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Meet Southeast Asia’s Student-Led VC Firm

Protégé Ventures is always looking for the next great start-up

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BY Ezra Ferraz - 02 May 2018

Meet Southeast Asia’s Student-Led VC Firm

PHOTO CREDIT: Getty Images

While movies like The Social Network may immortalize stories of young founders, Chen Lujie felt that students are actually often underserved by the tech and start-up community.

He founded Protégé Ventures, a venture capital firm led by students, to address some of these issues.

Lujie felt that students lack access to venture capitalists, as they tend to focus on later stage rather than pre-seed or seed deals. The lack of mentorship from seasoned VCs can make it difficult to refine their business ideas.

Students also do not get exposure to venture capital during their university studies. While students can study venture capital through lectures or internships, Lujie feels that the best experience is gained through working on real deals, which will teach them about everything from deal sourcing to negotiating terms.

Great entrepreneurs start early

According to Lujie, the hypothesis behind Protégé Founders is that great entrepreneurs start early, and their peers are better suited to identify them at this stage. He points to the case of Eduardo Saverin identifying Mark Zuckerberg at Harvard as an example. This task is comparatively more difficult for traditional VCs to accomplish.

“Due to limited access to universities and high ‘noise to quality’ ratio, it is difficult for VCs to identify young talented entrepreneurs to invest in at an early stage. VCs also need a pipeline of entrepreneurial talents to recruit into their portfolio start-ups or VC firm, but lack the resources to systematically identify such talent,” says Lujie.

While these problems may be very real, the biggest challenge in starting Protégé Ventures was finding venture capitalists who were willing to commit capital and time to the program. Their first anchor VC sponsor was Paul Santos, the managing partner of Wavemaker Partners, who backed the idea when it was still just a concept.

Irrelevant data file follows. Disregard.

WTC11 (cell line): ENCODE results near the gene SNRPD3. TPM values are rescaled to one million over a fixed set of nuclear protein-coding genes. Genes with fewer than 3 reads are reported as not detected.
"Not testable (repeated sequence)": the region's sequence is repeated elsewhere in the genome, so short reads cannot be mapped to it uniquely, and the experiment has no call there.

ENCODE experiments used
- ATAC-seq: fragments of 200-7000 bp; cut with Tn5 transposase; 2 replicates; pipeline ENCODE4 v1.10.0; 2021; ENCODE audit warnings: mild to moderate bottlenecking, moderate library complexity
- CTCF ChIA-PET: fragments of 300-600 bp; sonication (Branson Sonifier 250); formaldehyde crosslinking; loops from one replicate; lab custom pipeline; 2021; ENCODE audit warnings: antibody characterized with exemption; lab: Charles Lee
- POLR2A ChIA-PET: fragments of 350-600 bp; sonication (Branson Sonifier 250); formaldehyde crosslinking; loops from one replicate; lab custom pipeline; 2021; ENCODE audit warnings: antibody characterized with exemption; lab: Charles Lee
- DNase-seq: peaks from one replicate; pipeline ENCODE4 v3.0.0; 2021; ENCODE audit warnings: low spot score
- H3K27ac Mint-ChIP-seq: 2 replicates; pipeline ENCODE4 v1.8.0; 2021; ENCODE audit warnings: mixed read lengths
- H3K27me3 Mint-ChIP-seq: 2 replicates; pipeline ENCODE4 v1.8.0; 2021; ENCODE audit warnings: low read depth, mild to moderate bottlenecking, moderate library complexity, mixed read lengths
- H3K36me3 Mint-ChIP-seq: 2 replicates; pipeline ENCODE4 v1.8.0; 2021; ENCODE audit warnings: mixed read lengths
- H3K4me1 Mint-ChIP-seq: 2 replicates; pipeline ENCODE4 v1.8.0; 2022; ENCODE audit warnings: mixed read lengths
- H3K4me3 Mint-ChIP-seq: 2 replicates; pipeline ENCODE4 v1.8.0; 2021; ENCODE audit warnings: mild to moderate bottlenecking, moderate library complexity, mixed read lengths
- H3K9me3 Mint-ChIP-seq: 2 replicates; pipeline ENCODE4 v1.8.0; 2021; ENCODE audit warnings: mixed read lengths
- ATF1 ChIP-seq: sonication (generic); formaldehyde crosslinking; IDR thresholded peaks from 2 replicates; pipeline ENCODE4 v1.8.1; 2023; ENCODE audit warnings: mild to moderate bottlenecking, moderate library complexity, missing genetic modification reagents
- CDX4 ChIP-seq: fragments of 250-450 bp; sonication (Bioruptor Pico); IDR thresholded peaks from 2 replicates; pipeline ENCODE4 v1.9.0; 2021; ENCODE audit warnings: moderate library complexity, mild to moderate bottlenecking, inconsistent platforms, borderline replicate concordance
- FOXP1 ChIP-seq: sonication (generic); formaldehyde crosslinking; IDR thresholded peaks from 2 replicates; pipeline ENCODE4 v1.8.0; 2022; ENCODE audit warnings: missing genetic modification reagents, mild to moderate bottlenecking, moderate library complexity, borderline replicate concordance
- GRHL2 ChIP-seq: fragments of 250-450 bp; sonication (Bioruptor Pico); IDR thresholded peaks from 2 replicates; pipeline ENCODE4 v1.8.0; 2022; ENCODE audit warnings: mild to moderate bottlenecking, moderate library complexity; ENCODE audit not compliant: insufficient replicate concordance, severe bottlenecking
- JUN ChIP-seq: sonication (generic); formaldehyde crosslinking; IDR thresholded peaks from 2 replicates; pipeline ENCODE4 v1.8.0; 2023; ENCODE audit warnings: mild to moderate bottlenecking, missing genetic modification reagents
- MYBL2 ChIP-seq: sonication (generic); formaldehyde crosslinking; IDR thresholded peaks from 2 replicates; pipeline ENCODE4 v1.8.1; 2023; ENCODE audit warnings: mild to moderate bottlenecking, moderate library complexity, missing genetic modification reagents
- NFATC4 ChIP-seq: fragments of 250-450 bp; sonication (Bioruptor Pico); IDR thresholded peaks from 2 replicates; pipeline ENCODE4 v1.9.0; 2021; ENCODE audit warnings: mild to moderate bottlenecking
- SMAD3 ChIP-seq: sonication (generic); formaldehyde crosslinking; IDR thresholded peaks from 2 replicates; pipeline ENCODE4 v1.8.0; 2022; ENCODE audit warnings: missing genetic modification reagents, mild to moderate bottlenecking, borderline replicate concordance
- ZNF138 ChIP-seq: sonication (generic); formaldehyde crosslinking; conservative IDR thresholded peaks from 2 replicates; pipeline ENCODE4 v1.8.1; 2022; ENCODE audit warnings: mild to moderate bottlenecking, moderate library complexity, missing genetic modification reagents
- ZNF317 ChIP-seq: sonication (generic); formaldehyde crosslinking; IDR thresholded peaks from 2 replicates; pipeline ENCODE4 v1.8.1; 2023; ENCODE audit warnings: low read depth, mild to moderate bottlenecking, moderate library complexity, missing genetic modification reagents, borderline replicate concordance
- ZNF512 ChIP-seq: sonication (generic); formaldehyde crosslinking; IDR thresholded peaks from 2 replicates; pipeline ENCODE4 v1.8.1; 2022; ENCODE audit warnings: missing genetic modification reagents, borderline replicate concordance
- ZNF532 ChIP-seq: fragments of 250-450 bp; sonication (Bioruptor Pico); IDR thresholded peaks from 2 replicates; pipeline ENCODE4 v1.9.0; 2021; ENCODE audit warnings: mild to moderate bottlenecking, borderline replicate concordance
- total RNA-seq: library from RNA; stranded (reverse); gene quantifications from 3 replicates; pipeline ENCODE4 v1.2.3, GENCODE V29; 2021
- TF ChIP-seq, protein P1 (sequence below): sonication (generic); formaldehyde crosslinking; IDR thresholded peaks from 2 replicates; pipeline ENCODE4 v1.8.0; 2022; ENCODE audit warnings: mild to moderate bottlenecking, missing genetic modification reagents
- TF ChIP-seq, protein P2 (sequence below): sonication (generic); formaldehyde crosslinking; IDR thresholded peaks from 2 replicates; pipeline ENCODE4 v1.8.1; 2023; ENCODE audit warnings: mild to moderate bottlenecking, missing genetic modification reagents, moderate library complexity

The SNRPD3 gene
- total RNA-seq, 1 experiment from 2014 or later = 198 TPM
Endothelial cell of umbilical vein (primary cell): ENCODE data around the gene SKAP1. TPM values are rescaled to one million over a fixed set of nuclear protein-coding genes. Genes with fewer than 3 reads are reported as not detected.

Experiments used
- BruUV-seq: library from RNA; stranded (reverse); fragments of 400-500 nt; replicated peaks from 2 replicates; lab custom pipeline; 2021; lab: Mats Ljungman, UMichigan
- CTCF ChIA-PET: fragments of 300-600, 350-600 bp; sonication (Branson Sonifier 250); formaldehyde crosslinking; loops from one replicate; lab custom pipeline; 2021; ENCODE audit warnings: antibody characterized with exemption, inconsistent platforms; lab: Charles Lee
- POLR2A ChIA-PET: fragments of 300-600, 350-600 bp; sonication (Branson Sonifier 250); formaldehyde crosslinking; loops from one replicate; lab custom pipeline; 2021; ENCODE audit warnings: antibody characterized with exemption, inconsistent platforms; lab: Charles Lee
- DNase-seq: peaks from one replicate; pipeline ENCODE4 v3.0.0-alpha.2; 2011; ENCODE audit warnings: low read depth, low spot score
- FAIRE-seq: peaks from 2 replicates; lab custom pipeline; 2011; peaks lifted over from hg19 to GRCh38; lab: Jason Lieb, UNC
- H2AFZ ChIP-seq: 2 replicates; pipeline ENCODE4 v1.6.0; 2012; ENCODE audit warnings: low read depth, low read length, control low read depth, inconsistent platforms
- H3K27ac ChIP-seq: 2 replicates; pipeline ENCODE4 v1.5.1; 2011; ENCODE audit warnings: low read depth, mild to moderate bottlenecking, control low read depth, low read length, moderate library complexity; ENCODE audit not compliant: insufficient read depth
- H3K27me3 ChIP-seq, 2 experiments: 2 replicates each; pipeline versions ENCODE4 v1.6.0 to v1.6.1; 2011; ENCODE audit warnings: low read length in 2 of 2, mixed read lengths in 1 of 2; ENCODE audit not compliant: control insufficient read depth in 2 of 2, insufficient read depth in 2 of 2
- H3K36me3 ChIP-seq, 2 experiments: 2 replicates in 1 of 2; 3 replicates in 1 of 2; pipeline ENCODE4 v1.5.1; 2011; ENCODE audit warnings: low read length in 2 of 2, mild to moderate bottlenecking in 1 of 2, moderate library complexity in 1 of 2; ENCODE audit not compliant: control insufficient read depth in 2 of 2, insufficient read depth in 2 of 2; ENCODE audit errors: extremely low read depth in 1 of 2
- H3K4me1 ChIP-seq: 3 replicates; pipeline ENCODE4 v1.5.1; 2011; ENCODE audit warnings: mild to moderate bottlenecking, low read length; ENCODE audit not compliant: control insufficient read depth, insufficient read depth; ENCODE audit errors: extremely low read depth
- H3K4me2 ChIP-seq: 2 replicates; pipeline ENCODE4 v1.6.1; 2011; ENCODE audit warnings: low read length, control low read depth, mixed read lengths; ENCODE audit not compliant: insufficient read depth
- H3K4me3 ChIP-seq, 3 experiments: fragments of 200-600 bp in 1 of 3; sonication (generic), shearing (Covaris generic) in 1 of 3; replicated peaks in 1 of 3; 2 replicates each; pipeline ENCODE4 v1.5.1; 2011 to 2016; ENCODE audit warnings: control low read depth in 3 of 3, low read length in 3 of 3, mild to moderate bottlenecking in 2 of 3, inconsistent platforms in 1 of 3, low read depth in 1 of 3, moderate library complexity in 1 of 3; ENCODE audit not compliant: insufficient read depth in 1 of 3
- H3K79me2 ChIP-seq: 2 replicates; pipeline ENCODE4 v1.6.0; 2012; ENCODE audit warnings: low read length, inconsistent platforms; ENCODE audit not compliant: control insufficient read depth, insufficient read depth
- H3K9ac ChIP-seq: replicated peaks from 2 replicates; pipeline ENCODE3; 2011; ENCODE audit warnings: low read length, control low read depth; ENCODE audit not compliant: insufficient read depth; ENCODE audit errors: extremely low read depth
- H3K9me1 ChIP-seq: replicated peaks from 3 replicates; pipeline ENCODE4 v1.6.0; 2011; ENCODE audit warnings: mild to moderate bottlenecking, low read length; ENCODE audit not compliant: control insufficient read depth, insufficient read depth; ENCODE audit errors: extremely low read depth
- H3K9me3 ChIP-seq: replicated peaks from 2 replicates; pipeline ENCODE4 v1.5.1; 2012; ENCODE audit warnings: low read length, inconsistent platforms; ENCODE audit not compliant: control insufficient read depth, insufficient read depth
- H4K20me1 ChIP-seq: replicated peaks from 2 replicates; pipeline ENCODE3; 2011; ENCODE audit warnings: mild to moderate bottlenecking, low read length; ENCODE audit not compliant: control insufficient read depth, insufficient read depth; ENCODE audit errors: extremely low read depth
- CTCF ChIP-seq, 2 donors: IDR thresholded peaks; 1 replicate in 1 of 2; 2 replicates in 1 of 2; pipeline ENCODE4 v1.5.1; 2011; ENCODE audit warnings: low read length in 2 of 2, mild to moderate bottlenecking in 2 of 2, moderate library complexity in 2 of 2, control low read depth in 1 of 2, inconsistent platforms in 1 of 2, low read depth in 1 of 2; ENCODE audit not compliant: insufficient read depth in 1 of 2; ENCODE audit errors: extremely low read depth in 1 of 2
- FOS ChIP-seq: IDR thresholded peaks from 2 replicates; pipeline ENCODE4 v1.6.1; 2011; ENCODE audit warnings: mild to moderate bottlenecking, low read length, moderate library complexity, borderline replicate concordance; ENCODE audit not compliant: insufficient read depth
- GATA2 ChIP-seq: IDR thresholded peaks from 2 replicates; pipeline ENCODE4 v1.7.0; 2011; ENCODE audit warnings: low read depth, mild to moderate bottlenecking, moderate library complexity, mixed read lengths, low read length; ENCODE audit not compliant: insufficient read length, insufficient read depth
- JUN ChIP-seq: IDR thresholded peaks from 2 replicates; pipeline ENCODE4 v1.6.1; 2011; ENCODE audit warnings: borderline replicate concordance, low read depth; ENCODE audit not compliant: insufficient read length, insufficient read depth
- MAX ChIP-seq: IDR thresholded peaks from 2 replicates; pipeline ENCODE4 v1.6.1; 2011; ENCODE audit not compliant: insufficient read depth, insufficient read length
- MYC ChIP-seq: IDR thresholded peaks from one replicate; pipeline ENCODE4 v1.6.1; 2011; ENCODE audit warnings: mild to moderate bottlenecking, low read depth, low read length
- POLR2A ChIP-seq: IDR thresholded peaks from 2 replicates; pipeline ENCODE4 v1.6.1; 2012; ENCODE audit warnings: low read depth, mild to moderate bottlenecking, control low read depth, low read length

“With that, we put together the management team, refined the proposal and selectively approached some of the VCs or investors whom we have a close relationship with. Eventually, we were oversubscribed and had more VC Sponsors than initially intended,” says Lujie.

Outside of the fact that the start-up should be student-led, Lujie says they are looking for founders who have a deep understanding of the problem they are trying to solve. The start-up should have a working prototype or minimum viable product, and ideally evidence of product-market fit and further traction.

Protégé Ventures’ first investment is Nurture.AI, which was founded by Kim Meng Tan, and Jia Qing Yap, who put his university studies on hold to focus on the start-up.

“Recognizing that a major problem the AI community faces is that around half of the AI research papers today do not come with available code implementations. The start-up works to encourage reproducibility of the papers’ results and facilitate peer-to-peer accountability in flagging out and discussing such issues,” says Lujie.

Like any VC firm, Protégé Ventures is always looking for the next great start-up, and Lujie emphasizes they are open to “moonshot” ideas or what he refers to as “products and services that make sense to youths or millennials but are not well understood by the general population or traditional VCs.”

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